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For those who already have an L(C)MS platform, the Extension subscription allows Teach Up to be used as a super-powerful SaaS authoring tool. And for those who don’t already have a platform for managing their training offering, or want to change platform, the all-in-one Platform subscription is right up their street!

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What is the name of the Teach Up component that personalises the content of each training session for learners?


Thanks to built-in Artificial Intelligence, each interaction with the screen is analysed and educational algorithms build and tailor the learning experience in real time. This is known as: Adaptive Learning.

Comment s’appelle la composante de Teach Up qui permet de personnaliser le contenu de chaque formation aux apprenants ?


Grâce à une Intelligence Artificielle intégrée, chaque interaction avec l’écran est analysée et des algorithmes pédagogiques construisent et adaptent l’expérience d’apprentissage en temps réel. On appelle cela : Adaptive Learning.


Facilitate memorisation in digital training with “Chunking”.

There’s so much information; I won’t be able to memorise it all.”

Memory plays an essential role in the success of a training solution. Although we don’t all have the same memory capacity, many tools exist nowadays to facilitate our acquisition of new skills or know-how via digital training.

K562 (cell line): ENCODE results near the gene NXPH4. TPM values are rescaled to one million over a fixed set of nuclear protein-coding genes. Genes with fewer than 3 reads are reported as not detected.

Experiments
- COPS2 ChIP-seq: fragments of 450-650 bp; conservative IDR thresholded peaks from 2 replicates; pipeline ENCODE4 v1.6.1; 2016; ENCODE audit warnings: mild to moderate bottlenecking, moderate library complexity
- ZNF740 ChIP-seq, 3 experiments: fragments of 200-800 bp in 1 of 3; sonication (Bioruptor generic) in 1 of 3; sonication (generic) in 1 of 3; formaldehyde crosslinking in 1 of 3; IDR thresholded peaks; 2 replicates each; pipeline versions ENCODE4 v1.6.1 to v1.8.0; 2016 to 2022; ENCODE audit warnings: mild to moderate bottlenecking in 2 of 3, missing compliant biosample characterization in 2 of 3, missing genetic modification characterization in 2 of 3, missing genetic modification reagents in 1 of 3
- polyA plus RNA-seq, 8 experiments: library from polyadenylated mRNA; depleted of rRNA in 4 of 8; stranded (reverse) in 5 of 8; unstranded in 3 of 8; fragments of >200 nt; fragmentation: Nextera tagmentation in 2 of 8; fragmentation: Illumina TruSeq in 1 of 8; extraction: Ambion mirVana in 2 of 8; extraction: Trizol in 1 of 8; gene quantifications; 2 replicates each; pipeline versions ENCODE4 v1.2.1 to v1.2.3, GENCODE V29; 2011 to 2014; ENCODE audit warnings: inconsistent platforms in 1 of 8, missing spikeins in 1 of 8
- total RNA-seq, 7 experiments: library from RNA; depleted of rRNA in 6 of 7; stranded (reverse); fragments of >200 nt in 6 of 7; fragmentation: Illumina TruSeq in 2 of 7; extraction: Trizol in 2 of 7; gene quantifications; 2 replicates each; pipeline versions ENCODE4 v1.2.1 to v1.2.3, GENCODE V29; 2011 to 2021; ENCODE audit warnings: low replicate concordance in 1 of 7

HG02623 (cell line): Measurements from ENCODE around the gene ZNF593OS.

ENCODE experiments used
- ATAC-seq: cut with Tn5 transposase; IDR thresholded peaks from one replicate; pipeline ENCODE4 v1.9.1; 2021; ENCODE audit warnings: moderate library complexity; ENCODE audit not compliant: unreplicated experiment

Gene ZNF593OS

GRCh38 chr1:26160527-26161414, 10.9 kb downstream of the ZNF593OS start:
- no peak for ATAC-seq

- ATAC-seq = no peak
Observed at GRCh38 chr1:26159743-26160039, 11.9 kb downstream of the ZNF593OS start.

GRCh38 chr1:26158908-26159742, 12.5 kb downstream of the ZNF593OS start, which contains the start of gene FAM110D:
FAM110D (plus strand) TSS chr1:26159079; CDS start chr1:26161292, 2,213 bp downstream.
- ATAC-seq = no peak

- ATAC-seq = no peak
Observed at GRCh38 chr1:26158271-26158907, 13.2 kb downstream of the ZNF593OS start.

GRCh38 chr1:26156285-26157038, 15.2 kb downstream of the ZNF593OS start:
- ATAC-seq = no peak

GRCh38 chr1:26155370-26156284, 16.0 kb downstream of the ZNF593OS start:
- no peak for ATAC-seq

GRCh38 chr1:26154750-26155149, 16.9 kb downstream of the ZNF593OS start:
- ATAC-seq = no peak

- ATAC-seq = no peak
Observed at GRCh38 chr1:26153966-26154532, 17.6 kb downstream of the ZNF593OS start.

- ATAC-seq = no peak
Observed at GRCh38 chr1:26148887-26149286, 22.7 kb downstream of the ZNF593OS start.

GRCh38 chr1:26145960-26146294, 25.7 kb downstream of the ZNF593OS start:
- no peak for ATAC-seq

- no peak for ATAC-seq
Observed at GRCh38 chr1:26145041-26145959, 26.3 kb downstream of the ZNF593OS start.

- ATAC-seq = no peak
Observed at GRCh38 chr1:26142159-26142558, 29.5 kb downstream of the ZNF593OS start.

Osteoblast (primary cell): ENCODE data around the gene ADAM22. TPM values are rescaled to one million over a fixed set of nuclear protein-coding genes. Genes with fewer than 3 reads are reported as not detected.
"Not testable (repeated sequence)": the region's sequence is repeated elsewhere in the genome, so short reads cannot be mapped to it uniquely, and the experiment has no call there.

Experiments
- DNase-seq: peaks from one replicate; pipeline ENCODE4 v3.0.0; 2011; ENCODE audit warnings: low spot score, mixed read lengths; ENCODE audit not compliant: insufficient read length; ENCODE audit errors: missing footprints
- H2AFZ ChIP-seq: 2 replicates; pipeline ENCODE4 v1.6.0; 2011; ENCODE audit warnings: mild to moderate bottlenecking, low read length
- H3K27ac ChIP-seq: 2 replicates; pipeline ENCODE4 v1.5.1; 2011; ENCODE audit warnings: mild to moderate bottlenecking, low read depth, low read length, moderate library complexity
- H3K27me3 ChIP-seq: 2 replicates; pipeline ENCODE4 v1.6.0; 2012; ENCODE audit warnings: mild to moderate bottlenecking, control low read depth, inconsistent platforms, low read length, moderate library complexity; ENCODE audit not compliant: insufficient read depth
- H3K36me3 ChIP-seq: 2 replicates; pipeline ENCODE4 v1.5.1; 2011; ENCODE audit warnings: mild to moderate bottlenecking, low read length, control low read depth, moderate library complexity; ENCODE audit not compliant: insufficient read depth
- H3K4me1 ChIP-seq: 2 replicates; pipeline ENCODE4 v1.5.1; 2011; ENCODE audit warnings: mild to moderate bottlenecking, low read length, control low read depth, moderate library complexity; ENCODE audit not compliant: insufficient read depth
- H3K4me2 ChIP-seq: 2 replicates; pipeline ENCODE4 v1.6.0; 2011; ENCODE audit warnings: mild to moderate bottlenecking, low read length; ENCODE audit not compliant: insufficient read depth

But first of all, to gain greater insight into memory triggers, we need to understand the mechanisms behind memorisation.


Our memory: how does it work?

Our brain has developed a finely-tuned memorisation process that stores only the information we need. This process consists of three phases:

  • Encoding: the brain translates the information to assist appropriation
  • Storage and consolidation: it stores information in the right place so it can easily find it again
  • Retrieval: it trains itself to go and find the information to ensure it is accessible when needed


To facilitate this process, the brain is equipped with two types of memory:

  • Short-term or “working” memory retains only important concepts that can be utilised immediately. It therefore has a very time-limited storage capacity.
  • Long-term memory then takes over, storing retained information that is not necessary accessed on a day-to-day basis.

The focus filter also plays an important role in memorisation, deciding which information the brain should focus on. Find more information in our article dedicated to focus!

We can use mnemonic tools to stimulate the memory, but the “Chunking” method lets us go a step further.

Chunking: breaking things down for better memorisation!


Chunking is the art of grouping information into blocks or pieces to make it easier to memorise. The principle is simple: create groups using a range of accumulated processes in order to reduce the amount of information to be memorised.

The concept of chunking was introduced by psychologist George Miller in 1956. He claimed that our brain capacity enabled us to process around seven chunks per concept! This learning technique can be found in the habits of professional chess players and top-level athletes.

A practical example of chunking: memorising the first ten digits of Pi

Are you able to memorise the first ten digits of the number Pi: 3.1415926535? It’s possible with chunks, and easy to memorise!